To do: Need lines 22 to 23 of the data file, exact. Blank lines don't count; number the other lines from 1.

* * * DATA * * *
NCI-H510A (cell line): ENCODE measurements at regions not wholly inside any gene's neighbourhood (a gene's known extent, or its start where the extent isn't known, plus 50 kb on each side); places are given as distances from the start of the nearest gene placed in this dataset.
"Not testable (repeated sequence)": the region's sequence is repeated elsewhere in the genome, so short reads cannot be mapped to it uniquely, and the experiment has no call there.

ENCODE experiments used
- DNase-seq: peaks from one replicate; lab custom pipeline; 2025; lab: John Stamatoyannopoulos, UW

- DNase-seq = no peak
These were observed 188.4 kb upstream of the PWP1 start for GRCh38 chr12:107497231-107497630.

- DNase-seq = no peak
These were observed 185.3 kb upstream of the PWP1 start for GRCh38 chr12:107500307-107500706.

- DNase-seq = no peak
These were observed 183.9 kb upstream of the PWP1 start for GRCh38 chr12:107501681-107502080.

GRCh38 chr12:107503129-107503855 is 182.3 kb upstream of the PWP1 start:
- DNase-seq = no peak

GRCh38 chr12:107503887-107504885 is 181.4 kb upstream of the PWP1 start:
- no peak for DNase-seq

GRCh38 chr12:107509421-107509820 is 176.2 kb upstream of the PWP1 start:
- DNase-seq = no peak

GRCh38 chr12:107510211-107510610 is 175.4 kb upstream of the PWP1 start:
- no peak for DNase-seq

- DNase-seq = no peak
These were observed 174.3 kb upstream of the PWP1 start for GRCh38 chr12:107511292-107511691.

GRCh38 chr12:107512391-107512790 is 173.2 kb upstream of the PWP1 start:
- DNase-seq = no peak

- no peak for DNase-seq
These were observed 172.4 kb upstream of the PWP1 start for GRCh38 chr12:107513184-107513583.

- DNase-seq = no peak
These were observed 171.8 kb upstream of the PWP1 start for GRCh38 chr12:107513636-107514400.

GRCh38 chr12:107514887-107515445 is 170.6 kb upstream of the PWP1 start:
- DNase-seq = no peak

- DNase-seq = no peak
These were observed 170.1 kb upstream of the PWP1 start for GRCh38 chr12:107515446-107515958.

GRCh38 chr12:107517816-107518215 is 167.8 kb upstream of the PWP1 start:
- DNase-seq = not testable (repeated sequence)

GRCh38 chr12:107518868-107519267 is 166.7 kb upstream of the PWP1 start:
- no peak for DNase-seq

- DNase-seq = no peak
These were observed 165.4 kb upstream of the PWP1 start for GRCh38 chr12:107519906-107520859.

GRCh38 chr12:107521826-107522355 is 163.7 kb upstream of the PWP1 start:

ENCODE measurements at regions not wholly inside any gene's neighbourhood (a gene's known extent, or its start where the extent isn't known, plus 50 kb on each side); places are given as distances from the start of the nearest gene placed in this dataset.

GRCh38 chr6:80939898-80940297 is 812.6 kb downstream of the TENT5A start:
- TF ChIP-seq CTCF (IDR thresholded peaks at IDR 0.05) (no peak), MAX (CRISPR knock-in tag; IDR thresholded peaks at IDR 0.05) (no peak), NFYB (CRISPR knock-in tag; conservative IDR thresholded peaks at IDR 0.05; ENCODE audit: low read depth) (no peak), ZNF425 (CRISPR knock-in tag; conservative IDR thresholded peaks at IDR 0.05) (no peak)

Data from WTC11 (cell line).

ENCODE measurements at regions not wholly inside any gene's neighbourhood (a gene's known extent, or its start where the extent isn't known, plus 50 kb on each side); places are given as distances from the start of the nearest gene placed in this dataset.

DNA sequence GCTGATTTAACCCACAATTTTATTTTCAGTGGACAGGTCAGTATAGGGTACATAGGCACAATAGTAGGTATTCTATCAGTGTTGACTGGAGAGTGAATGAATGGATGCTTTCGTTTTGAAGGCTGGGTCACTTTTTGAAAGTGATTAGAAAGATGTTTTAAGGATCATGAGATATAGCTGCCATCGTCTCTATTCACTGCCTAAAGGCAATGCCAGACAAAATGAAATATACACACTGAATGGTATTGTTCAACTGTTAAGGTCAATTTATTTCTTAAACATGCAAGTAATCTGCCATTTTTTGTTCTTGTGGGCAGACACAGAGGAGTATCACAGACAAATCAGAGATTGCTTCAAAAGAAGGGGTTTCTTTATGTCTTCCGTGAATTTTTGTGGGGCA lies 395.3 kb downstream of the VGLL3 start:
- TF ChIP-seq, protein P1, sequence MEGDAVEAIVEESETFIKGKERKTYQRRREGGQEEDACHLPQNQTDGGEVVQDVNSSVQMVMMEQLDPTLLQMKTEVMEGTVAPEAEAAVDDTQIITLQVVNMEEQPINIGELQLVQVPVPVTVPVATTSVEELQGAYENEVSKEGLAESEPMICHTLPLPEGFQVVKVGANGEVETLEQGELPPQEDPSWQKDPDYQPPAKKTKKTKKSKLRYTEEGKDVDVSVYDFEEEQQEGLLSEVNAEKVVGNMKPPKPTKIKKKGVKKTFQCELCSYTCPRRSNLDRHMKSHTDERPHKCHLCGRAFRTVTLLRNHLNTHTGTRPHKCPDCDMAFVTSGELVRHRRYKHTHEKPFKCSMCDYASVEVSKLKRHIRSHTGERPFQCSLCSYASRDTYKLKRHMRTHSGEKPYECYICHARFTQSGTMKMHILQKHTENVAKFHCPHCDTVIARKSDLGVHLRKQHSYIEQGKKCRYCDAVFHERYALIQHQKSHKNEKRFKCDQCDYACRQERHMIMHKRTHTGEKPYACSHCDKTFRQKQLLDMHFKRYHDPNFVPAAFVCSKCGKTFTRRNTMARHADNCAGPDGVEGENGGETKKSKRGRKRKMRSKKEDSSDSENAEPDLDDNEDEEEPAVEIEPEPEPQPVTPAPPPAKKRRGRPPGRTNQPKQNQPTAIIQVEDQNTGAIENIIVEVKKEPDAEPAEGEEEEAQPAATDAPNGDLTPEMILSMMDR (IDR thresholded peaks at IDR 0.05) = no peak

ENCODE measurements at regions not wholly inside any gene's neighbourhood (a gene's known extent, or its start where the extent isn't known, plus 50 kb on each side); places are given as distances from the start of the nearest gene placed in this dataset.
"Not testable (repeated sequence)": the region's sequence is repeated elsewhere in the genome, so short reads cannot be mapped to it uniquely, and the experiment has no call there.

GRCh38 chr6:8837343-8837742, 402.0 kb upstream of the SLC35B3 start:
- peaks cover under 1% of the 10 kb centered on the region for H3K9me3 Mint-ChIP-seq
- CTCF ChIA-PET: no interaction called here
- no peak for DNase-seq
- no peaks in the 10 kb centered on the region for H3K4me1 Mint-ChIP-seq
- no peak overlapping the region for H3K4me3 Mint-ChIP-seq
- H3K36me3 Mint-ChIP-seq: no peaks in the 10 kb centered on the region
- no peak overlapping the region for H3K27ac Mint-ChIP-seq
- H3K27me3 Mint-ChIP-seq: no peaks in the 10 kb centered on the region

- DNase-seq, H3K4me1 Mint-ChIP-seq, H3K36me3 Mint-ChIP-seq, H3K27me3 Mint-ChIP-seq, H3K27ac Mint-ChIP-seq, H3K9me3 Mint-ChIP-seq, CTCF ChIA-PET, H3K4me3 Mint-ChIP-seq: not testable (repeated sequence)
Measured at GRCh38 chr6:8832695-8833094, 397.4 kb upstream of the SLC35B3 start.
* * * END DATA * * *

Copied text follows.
- DNase-seq = no peak

- no peak for DNase-seq